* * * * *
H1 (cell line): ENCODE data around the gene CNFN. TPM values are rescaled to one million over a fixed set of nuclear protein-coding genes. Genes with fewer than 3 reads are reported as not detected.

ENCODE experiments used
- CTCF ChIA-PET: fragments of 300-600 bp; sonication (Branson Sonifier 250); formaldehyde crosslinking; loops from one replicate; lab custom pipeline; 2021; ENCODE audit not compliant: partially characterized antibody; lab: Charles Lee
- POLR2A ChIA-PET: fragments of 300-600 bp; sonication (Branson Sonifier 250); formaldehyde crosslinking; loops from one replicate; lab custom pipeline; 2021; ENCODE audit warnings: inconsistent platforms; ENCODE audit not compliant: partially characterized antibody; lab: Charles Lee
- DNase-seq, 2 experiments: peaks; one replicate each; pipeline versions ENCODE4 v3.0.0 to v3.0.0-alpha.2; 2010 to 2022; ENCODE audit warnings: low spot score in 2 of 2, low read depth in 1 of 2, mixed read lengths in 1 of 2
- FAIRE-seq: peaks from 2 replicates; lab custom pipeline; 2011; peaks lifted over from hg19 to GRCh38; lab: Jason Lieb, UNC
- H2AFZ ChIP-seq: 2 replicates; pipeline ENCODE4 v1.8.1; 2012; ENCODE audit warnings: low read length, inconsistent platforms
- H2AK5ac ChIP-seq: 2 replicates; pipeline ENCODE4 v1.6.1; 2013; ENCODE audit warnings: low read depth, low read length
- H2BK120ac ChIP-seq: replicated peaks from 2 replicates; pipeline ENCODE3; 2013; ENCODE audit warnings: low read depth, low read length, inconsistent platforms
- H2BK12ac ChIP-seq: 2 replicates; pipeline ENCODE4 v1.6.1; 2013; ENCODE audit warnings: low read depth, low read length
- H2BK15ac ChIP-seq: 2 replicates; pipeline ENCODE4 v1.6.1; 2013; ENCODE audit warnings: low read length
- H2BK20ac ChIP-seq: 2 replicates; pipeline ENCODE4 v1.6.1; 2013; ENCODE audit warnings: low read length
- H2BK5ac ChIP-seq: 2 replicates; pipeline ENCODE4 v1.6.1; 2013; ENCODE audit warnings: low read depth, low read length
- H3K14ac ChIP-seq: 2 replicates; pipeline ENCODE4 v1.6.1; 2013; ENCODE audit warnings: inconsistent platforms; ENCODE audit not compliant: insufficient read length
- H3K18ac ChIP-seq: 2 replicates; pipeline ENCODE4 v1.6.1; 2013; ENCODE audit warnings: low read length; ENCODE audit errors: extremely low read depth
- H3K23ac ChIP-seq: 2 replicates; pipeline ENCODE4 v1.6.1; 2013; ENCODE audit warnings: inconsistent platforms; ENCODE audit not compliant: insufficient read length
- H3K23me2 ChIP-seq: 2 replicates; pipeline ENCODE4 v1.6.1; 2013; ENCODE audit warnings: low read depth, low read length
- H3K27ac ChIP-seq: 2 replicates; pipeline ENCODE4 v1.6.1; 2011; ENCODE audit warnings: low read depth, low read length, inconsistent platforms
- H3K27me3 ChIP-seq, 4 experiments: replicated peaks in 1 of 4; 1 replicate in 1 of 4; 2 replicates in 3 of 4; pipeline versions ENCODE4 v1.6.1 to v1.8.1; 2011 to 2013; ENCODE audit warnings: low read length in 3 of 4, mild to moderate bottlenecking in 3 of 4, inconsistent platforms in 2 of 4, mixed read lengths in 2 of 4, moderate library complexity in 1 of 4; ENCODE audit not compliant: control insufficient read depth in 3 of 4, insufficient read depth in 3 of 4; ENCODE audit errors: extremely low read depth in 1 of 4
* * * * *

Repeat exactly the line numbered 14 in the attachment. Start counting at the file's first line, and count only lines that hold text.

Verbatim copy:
- H3K14ac ChIP-seq: 2 replicates; pipeline ENCODE4 v1.6.1; 2013; ENCODE audit warnings: inconsistent platforms; ENCODE audit not compliant: insufficient read length